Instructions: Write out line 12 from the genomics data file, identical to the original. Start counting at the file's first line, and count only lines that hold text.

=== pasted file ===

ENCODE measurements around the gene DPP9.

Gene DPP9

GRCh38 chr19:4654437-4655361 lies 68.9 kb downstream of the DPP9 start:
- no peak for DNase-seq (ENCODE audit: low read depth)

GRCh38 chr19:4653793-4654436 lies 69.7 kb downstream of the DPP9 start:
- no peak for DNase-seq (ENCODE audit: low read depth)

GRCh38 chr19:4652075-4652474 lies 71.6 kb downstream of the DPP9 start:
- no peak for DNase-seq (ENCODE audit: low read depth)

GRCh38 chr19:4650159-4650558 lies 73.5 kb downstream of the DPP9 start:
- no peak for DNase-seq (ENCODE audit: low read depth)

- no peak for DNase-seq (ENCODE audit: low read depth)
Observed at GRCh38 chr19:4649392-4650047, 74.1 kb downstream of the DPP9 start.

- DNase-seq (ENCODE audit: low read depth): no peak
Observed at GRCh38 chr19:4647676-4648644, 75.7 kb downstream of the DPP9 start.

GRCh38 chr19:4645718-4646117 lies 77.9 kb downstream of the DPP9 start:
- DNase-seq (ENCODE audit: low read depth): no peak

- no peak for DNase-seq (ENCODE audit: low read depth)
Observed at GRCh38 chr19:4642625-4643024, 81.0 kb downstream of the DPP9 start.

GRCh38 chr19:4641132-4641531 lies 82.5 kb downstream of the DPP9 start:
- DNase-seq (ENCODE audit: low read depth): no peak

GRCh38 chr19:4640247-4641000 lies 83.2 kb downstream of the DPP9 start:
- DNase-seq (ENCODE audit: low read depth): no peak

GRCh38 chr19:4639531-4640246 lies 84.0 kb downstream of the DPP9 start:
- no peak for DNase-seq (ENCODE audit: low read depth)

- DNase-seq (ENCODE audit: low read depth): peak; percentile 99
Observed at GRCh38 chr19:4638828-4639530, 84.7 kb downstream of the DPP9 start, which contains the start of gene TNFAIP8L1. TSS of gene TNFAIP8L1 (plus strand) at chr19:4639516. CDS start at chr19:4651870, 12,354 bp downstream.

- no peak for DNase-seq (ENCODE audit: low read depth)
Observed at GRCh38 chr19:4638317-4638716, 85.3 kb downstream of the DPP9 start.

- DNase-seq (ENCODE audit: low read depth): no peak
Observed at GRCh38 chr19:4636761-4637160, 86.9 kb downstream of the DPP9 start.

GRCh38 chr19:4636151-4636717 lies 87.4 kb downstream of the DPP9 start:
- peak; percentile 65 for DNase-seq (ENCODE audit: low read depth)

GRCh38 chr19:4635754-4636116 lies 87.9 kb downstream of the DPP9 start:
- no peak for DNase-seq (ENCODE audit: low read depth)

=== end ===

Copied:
Observed at GRCh38 chr19:4649392-4650047, 74.1 kb downstream of the DPP9 start.